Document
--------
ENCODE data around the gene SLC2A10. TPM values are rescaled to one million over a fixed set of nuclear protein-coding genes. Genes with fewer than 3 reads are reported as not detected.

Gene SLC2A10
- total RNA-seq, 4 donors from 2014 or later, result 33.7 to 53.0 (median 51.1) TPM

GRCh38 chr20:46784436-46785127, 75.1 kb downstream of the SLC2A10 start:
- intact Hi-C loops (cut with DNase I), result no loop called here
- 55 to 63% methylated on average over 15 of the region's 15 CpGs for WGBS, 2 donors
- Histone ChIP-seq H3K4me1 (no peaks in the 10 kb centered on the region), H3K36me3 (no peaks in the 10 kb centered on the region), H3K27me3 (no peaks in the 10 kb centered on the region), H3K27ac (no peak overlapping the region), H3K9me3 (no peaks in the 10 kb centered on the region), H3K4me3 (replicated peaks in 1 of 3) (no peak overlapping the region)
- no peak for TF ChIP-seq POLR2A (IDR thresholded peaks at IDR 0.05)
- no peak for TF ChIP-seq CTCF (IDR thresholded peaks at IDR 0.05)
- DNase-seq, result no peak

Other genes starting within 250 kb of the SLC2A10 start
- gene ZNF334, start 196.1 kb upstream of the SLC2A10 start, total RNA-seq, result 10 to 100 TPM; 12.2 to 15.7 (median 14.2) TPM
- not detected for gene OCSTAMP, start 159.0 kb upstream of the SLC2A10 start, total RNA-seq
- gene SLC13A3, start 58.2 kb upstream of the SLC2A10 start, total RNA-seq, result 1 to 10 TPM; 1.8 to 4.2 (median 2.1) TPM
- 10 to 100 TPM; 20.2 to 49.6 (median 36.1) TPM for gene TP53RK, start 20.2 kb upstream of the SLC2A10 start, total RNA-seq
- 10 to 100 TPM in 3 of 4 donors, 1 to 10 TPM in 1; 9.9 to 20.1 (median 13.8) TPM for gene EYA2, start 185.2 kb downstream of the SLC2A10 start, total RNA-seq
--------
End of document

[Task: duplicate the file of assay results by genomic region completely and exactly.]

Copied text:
ENCODE data around the gene SLC2A10. TPM values are rescaled to one million over a fixed set of nuclear protein-coding genes. Genes with fewer than 3 reads are reported as not detected.

Gene SLC2A10
- total RNA-seq, 4 donors from 2014 or later, result 33.7 to 53.0 (median 51.1) TPM

GRCh38 chr20:46784436-46785127, 75.1 kb downstream of the SLC2A10 start:
- intact Hi-C loops (cut with DNase I), result no loop called here
- 55 to 63% methylated on average over 15 of the region's 15 CpGs for WGBS, 2 donors
- Histone ChIP-seq H3K4me1 (no peaks in the 10 kb centered on the region), H3K36me3 (no peaks in the 10 kb centered on the region), H3K27me3 (no peaks in the 10 kb centered on the region), H3K27ac (no peak overlapping the region), H3K9me3 (no peaks in the 10 kb centered on the region), H3K4me3 (replicated peaks in 1 of 3) (no peak overlapping the region)
- no peak for TF ChIP-seq POLR2A (IDR thresholded peaks at IDR 0.05)
- no peak for TF ChIP-seq CTCF (IDR thresholded peaks at IDR 0.05)
- DNase-seq, result no peak

Other genes starting within 250 kb of the SLC2A10 start
- gene ZNF334, start 196.1 kb upstream of the SLC2A10 start, total RNA-seq, result 10 to 100 TPM; 12.2 to 15.7 (median 14.2) TPM
- not detected for gene OCSTAMP, start 159.0 kb upstream of the SLC2A10 start, total RNA-seq
- gene SLC13A3, start 58.2 kb upstream of the SLC2A10 start, total RNA-seq, result 1 to 10 TPM; 1.8 to 4.2 (median 2.1) TPM
- 10 to 100 TPM; 20.2 to 49.6 (median 36.1) TPM for gene TP53RK, start 20.2 kb upstream of the SLC2A10 start, total RNA-seq
- 10 to 100 TPM in 3 of 4 donors, 1 to 10 TPM in 1; 9.9 to 20.1 (median 13.8) TPM for gene EYA2, start 185.2 kb downstream of the SLC2A10 start, total RNA-seq